While Microsoft Excel offers a built-in tool for sorting your data, you may prefer the flexibility of a function and formula. We’ll show you how to use the Excel SORT function with helpful examples.
The benefit of using the SORT function is that you can sort the data in a different spot. If you want to manipulate the items without disturbing the original data set, you’ll like the sorting function in Excel. However, if you prefer to sort the items in place, you should use the sort feature instead.
The syntax for the Excel sort formula is
SORT(range, index, order, by_column) where only the first argument is required.
If you’re interested in using the optional arguments, here’s how they work:
- Index: Enter a number to represent the row or column to sort by. Excel sorts by row 1 and column 1 by default.
- Order: Enter 1 for ascending order which is the default if omitted, or -1 for descending order.
- By_column: Enter False to sort by row, which is the default if omitted, or True to sort by column. This determines the direction of the sort.
Now, let’s look at examples using the SORT function in Excel.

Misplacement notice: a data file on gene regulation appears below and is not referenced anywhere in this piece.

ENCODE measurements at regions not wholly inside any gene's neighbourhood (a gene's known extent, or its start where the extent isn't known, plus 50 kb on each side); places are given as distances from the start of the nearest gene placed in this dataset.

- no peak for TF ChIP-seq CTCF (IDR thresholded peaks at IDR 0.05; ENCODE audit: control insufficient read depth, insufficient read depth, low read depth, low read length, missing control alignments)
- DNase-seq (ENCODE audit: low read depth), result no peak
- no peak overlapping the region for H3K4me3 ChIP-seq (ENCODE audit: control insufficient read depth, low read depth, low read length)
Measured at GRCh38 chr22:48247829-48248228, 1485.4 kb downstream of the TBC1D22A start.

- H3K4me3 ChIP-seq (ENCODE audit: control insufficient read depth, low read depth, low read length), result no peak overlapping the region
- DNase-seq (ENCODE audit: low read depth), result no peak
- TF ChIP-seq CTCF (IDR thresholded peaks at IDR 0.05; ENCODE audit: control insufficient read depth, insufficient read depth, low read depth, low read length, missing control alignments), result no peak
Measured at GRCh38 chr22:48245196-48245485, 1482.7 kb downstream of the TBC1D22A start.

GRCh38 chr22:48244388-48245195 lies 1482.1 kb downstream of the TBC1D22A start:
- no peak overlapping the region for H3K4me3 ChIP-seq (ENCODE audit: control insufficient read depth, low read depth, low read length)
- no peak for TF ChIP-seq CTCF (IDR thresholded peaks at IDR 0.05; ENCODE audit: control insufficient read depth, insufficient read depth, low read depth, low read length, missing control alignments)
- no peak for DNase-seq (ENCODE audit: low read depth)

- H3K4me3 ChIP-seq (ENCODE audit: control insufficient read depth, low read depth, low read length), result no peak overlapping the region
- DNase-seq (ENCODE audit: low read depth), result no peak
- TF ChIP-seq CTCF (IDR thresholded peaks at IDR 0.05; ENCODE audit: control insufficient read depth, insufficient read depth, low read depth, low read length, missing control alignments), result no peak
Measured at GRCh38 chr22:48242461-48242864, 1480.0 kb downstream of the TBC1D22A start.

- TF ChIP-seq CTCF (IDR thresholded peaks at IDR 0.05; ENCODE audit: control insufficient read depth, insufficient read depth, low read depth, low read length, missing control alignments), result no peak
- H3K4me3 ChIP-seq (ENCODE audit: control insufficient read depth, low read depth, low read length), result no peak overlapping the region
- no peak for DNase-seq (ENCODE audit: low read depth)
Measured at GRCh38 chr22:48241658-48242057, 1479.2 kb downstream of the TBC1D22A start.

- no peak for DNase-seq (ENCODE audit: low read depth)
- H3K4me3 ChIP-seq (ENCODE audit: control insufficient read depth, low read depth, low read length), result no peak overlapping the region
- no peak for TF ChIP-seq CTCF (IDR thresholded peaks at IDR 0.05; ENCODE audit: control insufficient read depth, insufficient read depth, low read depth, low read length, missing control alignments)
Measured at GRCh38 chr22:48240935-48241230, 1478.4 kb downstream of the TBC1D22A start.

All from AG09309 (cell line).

You can use the SORT function for a range or array in Excel. Again, this does not sort your items in place but in the spot where you enter the formula.
For a basic example, we’ll simply sort the items in cells A2 through A6 using the defaults for the optional arguments:
To sort a wider range, we’ll include the cells B2 through B6 as well:
As you can see, the items remain coupled with their attributes.
Now we’ll sort our range by the second column rather than the first. So, we enter 2 for the
You can see that our items are sorted in ascending order by the second column, with Green first and Yellow last.
Next, we’ll use an example with the
order argument and sort our array in descending order by including -1:
Notice that we leave the
index argument empty because Excel uses the first row and column by default. As intended, we have Tangerine first and Apple last.
To sort in descending order by the second column, you’d use this formula:
Here, we include a 2 for the
index argument and a -1 for the
order argument. As expected, we see Yellow first and Green last.
For one final example, we’ll include a value for each argument so you can see how they all work together. We’ll enter a larger array of A2 through C6, a 3 to sort by the third column, a 1 for ascending order, and False for sorting by row direction.
Our items are sorted by the Rating column and, like the other examples above, stay with their attributes.
By using the Excel SORT formula, you can get a different view of your data based on the order you want to see your items. This makes it a handy data analysis tool.
- › 7 Ways to Sort Data in Microsoft Excel
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